The Christmas narrative, focused on the Bethlehem nativity, has captured the imaginations of Christians through centuries. What is it about this image we find so captivating?
"Crèches are the perfect poetic metaphor for our faith," explains Dr. Nora Heimann, associate professor and chair of the art department at The Catholic University of America. “Crèches celebrate a return to the most basic principles of our faith, Jesus as a child. God then is not just a concept, but is real and human in the person of Jesus.”
Building on this Christian imagery, for the fifth consecutive year, the Knights of Columbus museum in New Haven, Conn., is presenting an exhibit on crèches. This year’s theme is titled, “A Latino Christmas: Nativities of Latin America.”
“We put on the crèche exhibits to provide a venue for families to receive an uplifting religious experience,” said Lawrence Sowinski, the museum’s director.
The Latino exhibit includes 120 hand-made crèches from 16 Latin American countries, the Caribbean and four southwestern U.S. states, Arizona, Colorado, New Mexico and Texas.
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“For the Hispanic community, especially immigrants, this free exhibit offers an opportunity for adults and children to better understand their native countries,” said Sowinski.
Beginning in January 2009, Sowinski began contacting crèche collectors about loaning their art to the museum. “It was absolute joy when I learned that the Banamex pieces were available,” said Sowinski, referring to the Mexican bank’s art collection. Five other collectors loaned crèches for the exhibit.
For the third straight year, Crèches International at the Marian Library/International Marian Research Institute at the University of Dayton, also contributed pieces. The institute is an international center of study and research on Mary, the Mother of Jesus.
“As a university with a Marianist charism, we wanted to find a way to bring the Incarnation visually to all people, not just to academics,” said Society of Mary Father Steven Roten, director of the institute. “Museum-quality nativity sets allow us to bring the beauty of the Incarnation to the people,” he said. Today the institute has over 3,000 artifacts and is the largest crèche collector in the U.S.
“Crèches contain social, political and cultural dimensions, even a call for justice,” Roten explained. “It is essential to pass on Christ’s birth to people.”
Artists used any material available in making the crèches, including clay, wax, wood, wire, auto parts, cow horns, stone, fabric, gold leaf and papier-mache.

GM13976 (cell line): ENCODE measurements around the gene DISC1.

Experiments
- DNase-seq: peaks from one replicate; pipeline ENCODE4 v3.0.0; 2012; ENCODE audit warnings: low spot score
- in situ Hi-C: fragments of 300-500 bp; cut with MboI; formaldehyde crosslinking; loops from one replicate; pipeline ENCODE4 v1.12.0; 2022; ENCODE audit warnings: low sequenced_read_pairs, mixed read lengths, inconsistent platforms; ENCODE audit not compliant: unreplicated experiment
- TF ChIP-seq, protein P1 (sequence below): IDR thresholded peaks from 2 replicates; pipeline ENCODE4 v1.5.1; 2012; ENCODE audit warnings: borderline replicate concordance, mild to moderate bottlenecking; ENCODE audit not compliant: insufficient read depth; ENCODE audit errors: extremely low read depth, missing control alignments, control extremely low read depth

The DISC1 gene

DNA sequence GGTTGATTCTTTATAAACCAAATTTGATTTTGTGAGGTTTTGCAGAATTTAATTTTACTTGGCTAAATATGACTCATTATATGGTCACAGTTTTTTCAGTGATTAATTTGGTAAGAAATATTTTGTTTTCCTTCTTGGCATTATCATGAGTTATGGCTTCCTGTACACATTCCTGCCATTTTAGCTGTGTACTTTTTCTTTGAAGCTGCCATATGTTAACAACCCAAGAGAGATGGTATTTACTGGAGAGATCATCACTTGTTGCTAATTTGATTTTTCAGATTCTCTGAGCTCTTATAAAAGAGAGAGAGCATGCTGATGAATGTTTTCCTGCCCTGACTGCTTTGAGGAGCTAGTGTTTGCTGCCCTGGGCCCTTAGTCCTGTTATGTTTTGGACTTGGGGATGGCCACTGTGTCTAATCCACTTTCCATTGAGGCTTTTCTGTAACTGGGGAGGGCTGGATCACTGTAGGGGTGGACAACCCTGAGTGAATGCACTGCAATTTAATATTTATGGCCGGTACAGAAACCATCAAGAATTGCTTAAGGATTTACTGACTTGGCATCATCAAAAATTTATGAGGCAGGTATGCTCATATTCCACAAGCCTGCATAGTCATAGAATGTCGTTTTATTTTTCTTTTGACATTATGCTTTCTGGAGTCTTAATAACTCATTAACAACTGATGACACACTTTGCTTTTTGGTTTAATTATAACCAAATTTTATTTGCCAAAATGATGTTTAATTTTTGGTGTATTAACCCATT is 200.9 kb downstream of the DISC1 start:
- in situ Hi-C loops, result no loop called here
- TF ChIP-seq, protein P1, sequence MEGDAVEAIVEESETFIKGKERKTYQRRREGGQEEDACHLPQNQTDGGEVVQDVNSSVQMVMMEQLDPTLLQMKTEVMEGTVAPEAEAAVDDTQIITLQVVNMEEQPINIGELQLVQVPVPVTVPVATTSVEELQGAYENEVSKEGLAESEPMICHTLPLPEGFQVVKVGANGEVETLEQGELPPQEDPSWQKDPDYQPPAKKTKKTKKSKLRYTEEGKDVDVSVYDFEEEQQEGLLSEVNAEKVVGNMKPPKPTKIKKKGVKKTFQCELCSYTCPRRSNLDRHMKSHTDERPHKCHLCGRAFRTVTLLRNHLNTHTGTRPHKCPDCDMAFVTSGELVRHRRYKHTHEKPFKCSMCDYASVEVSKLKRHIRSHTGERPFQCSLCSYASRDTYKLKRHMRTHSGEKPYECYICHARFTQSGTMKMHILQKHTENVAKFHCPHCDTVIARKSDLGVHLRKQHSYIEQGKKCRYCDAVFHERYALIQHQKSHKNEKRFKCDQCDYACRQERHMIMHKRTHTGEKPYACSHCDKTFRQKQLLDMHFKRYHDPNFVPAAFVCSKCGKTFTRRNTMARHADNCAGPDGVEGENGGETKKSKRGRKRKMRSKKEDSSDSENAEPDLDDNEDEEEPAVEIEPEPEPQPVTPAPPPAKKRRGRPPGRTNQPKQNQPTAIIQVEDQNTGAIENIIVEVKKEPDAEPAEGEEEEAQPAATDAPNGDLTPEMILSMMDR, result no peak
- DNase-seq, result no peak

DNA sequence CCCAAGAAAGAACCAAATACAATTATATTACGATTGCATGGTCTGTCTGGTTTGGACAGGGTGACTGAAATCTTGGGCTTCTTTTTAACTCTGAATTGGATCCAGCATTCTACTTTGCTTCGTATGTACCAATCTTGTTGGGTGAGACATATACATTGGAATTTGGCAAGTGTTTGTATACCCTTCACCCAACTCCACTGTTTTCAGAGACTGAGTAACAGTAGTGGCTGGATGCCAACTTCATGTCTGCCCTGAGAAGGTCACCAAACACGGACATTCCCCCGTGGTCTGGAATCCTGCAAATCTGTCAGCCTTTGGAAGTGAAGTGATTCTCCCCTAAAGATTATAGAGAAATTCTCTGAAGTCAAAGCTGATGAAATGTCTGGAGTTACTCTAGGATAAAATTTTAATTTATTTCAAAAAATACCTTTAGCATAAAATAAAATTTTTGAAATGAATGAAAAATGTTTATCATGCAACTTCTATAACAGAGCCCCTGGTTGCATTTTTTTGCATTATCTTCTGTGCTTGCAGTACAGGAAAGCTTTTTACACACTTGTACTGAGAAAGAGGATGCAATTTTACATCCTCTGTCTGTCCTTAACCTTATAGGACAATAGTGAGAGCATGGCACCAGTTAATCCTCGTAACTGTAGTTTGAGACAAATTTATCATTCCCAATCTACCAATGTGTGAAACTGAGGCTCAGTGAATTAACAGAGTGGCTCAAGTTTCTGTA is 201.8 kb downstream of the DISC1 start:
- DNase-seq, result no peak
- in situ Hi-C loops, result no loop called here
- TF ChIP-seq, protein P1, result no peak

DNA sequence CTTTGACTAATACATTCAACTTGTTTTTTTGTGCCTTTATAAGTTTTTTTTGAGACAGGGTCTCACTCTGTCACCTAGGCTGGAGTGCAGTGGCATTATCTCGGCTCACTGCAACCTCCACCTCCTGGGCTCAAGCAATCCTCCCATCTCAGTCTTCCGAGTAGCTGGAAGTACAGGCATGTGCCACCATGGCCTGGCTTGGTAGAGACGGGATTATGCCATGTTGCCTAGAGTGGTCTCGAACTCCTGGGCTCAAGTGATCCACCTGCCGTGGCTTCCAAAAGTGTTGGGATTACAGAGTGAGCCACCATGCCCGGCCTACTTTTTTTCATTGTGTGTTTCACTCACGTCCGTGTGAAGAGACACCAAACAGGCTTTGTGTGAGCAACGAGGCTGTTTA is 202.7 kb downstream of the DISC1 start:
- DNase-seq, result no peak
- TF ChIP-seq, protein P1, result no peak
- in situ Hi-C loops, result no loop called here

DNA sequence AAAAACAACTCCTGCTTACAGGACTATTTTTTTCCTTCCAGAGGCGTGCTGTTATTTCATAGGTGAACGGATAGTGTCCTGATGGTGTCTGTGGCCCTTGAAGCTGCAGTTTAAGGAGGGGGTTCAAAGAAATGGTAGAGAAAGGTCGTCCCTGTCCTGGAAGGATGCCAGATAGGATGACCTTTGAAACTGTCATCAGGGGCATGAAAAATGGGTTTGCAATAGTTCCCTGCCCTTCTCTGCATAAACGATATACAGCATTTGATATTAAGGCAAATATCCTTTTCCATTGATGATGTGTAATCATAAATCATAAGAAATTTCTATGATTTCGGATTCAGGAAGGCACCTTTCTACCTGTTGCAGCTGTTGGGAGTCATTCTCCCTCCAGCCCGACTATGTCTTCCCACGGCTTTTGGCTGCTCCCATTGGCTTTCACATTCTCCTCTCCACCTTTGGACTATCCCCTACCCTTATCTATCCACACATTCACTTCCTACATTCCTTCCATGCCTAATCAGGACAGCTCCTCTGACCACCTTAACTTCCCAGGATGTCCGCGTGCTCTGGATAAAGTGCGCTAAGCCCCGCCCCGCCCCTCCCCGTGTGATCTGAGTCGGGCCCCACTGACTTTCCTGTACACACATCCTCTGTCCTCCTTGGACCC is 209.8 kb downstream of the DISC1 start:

Peru, Mexico and New Mexico are the largest producers of crèches.
“The design styles ranges from folk to fine art and the artists show great versatility,” said Sowinski.
While some crèches are simply designed, many are remarkable in the use of color, detail, workmanship, composition and planning.
The New Haven exhibit reflects numerous interpretations of the birth of Christ. For example, in many Mexican pieces, one of the three wise men has blond hair. The figures in certain Spanish configurations are aristocrats. Some crèches present Christianity rising out of the ruins of a pagan temple atop a pyramid.
In certain Native American crèches, the Magi are represented as Indian chiefs. In lieu of gold, frankincense and myrrh, these chiefs present peace (peace pipe), food (corn) and warmth (animal skin).
One nativity scene is made up of only senior citizens to represent the wealth of life’s experiences and achievements that senior citizens bring the to the Christ child.
Several presentations of the Blessed Mother show her in the likely position of lying down next to the Infant Jesus.
In the broader perspective, “religion and culture influence one another,” said Roten. “Nativity scenes by their very nature draw us into this reflection.”
“When one looks at the pieces en masse you realize how important the universality of the birth of Christ really is,” said Sowinski. Others agree. The museum’s visitors’ book contains comments like “breath-taking,” “fascinating” and “wonderful.”
Tom Gallagher is a regular contributor to NCR. He can be reached at firstname.lastname@example.org.
For more information about the exhibit, click here.
For more information on the Marian Library at the University of Dayton, click here.
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